Anything that I needed to buy, I could only do so if my trip downtown for its purchase was only for this end. In other words, I could not make the process in any way expedient, and combine each trip to shop for other necessary items or to spend time with friends. Instead, every step had to be as drawn out and inconvenient as possible. A crow’s heart and feathers formed the basis of the nest in which the rest would grow, combined with dirt from a mass grave of cholera victims, the mass grave of all those who had donated their bodies to science, seven cemetery crossroads dirts, the ashes of all the incense charcoals that had not been emptied yet, dust from bookshelves upon which not as single volume had been retrieved or read in the past year, and dust from every mess, pile, and bed post that had not been cleaned. Wasp’s nest, blackthorn, calamus, snakeskin, poppy seeds, black mustard seeds, onion powder, tobacco, and a great number of other herbs found their way into the mix, slowly combined with sleeping pills dissolved in offering glasses of alcohol that had long-since been consumed and yet still had not been fully washed or replenished. Eye crust wiped off after missing morning alarms was added to the printed calendar notes and e-mails of agreed-upon meeting dates that were not only neglected, but that no negative consequences arose from. In this way, the relief that not only can important events be evaded, but that all will be better for it, with no penalties being incurred, became an important part of the base. These slips were joined by the sections of Exodus in which Pharaoh’s heart is hardened, as well as other passages of note in which delay brought further ruin.
As part of our increasingly intimate work with the good saint, Key and I had agreed to make two significant projects on our own to exchange when we next saw each other. On my end, it was this “Cras” powder, and on his, a statue load crafted carefully under the auspices and direction of the martyr. Key had already completed his project around the feast, and I had already bought tickets to see him in the States for late May. Yet as the date of the flight approached, the powder was still nowhere near complete, with each step being dragged out to the point of mischievous agony.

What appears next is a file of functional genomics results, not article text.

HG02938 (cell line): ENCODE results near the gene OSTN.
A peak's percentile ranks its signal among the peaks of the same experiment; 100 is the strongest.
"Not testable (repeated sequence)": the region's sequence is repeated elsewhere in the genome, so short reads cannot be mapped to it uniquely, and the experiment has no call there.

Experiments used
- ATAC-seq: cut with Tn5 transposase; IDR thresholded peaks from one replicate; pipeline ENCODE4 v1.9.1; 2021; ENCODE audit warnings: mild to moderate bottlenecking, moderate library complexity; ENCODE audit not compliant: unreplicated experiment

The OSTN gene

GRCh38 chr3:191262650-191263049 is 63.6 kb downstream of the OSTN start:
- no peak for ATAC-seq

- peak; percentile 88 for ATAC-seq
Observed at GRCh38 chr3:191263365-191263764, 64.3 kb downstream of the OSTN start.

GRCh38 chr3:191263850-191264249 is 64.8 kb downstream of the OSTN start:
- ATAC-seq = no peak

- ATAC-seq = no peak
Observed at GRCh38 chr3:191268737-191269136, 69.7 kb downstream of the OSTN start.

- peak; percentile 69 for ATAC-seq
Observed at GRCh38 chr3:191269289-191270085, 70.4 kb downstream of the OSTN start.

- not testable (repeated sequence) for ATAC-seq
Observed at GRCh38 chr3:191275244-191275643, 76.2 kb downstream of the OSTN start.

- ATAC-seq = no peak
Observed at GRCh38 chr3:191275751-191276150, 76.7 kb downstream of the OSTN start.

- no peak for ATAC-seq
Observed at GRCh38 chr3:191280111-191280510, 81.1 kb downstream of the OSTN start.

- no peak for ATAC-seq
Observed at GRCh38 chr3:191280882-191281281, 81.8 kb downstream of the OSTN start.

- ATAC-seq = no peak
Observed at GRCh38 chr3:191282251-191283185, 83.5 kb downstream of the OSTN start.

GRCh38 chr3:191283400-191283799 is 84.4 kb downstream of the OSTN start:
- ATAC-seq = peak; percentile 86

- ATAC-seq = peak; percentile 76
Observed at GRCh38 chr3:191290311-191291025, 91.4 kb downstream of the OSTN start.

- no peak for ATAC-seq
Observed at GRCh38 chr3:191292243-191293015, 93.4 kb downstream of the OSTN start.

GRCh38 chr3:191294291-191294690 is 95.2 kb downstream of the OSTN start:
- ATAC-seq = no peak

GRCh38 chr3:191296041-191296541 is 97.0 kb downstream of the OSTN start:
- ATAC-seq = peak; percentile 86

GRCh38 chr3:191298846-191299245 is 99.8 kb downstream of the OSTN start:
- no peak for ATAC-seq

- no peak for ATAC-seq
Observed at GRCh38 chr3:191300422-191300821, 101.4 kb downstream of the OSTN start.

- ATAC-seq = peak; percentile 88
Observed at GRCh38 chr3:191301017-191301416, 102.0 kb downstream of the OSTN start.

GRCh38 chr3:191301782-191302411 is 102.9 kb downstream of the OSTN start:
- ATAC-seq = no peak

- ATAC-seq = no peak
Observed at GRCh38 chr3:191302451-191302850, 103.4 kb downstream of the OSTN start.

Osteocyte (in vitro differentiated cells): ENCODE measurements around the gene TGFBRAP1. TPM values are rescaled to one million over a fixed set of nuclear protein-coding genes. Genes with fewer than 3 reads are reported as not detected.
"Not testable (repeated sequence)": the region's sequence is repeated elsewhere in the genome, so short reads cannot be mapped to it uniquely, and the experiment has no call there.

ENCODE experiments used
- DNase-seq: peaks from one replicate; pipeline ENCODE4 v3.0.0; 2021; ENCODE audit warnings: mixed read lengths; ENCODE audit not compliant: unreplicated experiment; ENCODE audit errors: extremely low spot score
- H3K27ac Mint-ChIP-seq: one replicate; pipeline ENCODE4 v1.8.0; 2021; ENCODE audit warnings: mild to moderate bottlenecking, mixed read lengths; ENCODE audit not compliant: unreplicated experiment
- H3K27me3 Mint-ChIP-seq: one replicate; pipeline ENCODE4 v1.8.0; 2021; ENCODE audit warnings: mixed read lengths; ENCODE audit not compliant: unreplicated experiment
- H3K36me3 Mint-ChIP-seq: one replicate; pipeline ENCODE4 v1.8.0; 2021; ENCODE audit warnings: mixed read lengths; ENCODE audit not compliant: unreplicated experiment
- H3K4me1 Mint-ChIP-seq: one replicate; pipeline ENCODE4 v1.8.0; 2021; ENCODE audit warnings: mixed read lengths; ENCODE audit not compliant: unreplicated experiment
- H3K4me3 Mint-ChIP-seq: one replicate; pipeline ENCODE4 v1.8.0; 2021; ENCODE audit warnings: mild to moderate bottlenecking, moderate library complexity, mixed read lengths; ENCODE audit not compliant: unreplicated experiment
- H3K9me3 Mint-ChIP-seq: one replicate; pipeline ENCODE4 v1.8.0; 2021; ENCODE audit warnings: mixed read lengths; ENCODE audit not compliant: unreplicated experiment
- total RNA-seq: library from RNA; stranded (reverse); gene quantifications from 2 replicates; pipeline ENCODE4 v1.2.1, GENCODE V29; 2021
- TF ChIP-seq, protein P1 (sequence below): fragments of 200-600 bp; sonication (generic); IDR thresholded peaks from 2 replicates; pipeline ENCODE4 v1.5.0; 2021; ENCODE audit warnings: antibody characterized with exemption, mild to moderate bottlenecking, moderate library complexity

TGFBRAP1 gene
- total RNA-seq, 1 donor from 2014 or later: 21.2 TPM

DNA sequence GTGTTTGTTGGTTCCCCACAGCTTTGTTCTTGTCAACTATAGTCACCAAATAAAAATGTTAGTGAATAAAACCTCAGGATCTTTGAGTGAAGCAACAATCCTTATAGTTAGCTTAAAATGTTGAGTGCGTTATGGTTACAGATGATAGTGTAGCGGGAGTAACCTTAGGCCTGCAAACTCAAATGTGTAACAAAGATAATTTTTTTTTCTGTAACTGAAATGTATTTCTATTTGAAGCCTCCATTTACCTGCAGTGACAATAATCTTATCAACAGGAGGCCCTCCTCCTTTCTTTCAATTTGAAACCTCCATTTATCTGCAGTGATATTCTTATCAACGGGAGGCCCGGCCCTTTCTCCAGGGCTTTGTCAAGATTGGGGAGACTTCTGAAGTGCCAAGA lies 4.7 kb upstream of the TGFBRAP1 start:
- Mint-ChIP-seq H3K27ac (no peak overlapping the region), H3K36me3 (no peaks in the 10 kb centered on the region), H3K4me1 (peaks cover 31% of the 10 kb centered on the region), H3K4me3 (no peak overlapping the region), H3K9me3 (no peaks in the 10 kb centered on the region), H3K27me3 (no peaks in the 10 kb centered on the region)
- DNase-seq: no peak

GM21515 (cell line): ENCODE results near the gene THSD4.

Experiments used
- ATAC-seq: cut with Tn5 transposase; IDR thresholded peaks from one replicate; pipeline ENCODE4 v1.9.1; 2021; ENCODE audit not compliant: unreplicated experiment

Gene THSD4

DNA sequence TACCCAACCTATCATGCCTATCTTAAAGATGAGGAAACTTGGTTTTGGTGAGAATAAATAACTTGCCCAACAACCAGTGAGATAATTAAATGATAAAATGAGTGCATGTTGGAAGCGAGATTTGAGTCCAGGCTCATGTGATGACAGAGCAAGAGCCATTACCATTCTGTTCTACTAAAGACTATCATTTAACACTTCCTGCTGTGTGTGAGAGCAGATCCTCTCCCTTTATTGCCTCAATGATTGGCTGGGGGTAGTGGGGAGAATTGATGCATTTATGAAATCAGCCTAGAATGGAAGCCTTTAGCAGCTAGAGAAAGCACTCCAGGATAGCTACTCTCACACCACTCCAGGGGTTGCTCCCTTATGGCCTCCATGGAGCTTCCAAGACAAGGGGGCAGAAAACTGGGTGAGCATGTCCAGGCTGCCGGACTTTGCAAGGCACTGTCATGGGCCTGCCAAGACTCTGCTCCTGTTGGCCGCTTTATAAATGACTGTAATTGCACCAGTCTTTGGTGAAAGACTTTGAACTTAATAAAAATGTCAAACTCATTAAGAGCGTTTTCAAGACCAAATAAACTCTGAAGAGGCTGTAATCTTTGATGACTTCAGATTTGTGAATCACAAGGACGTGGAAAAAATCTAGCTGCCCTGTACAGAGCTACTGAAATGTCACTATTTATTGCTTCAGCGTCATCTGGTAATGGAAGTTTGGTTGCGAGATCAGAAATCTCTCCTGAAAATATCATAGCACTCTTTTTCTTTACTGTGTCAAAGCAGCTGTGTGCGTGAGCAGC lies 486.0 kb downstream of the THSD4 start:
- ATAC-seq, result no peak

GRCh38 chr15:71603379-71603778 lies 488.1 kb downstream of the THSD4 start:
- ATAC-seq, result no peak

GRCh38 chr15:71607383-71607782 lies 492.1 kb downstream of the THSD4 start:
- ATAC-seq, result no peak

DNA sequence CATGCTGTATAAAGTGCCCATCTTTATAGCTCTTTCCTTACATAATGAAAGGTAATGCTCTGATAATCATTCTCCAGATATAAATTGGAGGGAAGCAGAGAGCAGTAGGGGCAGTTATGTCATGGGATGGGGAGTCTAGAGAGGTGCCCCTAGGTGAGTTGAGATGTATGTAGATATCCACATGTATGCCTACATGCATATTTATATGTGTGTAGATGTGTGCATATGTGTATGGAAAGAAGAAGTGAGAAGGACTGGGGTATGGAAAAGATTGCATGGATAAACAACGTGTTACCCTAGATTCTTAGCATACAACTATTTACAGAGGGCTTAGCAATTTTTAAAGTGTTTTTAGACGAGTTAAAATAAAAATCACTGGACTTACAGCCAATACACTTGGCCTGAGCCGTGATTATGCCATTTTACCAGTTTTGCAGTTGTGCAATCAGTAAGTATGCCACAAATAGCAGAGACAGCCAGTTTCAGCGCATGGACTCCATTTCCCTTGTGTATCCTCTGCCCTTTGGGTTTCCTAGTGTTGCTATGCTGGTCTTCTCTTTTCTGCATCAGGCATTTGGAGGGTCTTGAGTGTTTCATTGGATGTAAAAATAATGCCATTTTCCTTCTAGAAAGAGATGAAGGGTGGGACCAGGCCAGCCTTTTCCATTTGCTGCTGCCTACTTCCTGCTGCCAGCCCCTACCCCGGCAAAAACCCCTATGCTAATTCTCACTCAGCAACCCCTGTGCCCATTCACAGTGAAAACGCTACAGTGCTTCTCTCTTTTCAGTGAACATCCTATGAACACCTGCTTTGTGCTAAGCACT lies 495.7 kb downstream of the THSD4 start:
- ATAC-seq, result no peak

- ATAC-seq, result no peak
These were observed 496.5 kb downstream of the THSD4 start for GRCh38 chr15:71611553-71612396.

Other ingredients included spilled rice and beans that were individually, painstakingly counted, only to not end up in the final batch at all—their wasted time instead being the true essence. Pacing around the bowl in which everything was being constructed was another facet, as was including bits of other powders I had intended to remake and supplement the mother bottles of, but had either forgotten or procrastinated on myself. Even those around me were not spared, as the sinkhole of the recipe continued its burrowing, wasting the time of even those near me in a lurid manipulation that came to exemplify its living spirit’s nature. With the aid of one of my dear familiars, a two-headed raven who is also far more, I was able to eventually contain the broken clocks and time loops involved in the process and finish the mother jar—the literal day before my flight—and package Key’s portion. Immediately afterwards, I decided to go on a walk to clear my head, and somehow found myself browsing Reddit for the next hour instead, completely missing my time. I then realized I truly needed to take a Psalm 51 shower before I decided on anything else!
Even delivering the smaller jar to Key was a hilarious set of circumstances in and of itself, with it constantly being left behind, then other people forgetting to bring it over to his apartment where I was staying, and then at one point even he drove off without waiting for our friend who had just ran to retrieve it and hand it off to us from where we had somehow, absent-mindedly, left it. I had to employ the cantrip which neutralizes its effects from leaking for us to finally take it home. Because each vial of it is its own “mother jar”, with its own independent spirit not subservient to the original batch, each must be subjugated and trampled like the Crow himself by its new recipient, so that they may claim mastery over its control and immunity to its effects. Anyone I would give a portion to (as this would never be for sale) would have their own, unique cantrip channeled to allow them to “finish” the spirit with their own dominating boot. While mine was contained, this one began to act up as soon as it was near the person it was intended for, and so even getting it to his Expedite shrine where it could be fully completed was an adventure. Finally, once it was in place, it began to hum in its containment, and served us well when we needed to employ it in a Law Keep Away working to great success.
This was a real exercise in creativity, patience, care, and staying on one’s toes as a project takes on a life of its own. It was especially fascinating to see how the spirit of the working became its own tempting devil, and how the process of creation was more a battle of wits than a cooperative effort. Ultimately, in order to complete it, I had to get a glimpse of not only the nature of the temptation our martyr endured, but also to further cultivate respect, reverence, and piety for his immediate ability to overcome it in ways that no one but he who would be sainted for this very triumph could. It is too easy to simply hear the story and not recognize the magnitude of St. Expedite’s immediate and swift response, and how this has transformed him into the lightning-fast intercessor we adore today. Even in learning how to make what is a malefic, cursing materia with him, I found myself in further adoration and humility through his great works, and in further knowing a fragment of the temptation he combats.